Getting back into the community levels of Little Big Planet 2 was kind of weird. There were things I’d forgotten. Assumptions. Like the Join Us/Play on My Own option that pops up before every level loads, but which has been entirely absent from my life for weeks. Given that this was my first time back in the online community in weeks, I figured I’d start out solo when playing my next level, 3D Snowboard Survival Challange (Full Version), but then allow any others who wanted to play into the level as I played it. Yes, I know that’s not how you spell ‘challenge’. I’m well aware of that. Let’s just stipulate that there’s an understood ‘[sic]’ after community level links from here on out, if weird spelling or grammar pops up. Or…um…up pops.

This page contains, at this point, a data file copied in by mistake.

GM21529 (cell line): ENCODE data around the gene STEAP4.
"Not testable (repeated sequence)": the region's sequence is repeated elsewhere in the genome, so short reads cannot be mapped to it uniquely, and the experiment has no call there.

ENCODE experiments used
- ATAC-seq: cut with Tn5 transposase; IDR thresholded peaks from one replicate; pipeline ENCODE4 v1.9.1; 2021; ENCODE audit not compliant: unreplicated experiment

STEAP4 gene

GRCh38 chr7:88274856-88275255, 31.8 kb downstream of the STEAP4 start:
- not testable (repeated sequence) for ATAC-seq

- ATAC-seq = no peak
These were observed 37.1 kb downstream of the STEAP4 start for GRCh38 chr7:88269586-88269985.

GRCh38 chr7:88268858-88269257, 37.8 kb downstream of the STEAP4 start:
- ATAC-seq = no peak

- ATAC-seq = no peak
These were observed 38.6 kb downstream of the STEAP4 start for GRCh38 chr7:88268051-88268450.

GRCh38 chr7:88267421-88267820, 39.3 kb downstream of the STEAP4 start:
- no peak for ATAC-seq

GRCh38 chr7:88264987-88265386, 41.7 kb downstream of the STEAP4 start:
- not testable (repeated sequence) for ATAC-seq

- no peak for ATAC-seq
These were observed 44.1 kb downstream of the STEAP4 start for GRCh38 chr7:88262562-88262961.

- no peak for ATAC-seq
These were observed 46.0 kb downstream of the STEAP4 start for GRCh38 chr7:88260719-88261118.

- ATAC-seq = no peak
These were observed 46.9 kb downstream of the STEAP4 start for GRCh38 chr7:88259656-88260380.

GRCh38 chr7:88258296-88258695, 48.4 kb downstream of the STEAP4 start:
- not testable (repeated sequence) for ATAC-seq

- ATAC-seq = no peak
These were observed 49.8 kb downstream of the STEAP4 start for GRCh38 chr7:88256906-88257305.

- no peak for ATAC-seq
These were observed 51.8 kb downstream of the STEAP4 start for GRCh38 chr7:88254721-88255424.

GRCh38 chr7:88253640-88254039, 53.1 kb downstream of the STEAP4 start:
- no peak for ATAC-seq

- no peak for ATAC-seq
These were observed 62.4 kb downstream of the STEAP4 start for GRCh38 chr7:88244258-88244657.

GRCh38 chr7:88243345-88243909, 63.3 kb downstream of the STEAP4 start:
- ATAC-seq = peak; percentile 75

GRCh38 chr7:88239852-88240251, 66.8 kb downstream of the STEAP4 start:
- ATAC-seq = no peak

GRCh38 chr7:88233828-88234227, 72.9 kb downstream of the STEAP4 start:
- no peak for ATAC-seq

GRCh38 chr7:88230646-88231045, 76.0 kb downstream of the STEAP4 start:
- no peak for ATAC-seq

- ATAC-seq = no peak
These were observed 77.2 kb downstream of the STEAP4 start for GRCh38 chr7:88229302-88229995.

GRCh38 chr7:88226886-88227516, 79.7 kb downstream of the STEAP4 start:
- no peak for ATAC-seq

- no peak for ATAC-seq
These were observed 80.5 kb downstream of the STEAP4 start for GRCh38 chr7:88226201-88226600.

My first couple of times trying this level I did try letting others join in, which was a total disaster. Every time I did the level would hang, or just straight up terminate and give me my crappy score or force me to wait while the others were giving feedback. This made me paranoid. Were they lodging complaints about me? Did they think I’d booted them? It’s not my fault!

I’m sure that’s not what was going on, but it does bring up some of the collateral damage of the unpleasantness of the last few weeks. Do I figure these are problems with the network as Sony works out the kinks? Do I blame the level designer? Is my PS3 freaking out? Are jerk-users taking advantage? Who knows? What can I reasonably rely upon at this point as a base assumption for how the network should behave? I have no idea.

Thanks Sony, for turning me into a Beta tester. I appreciate paying hundreds of dollars to become that for you.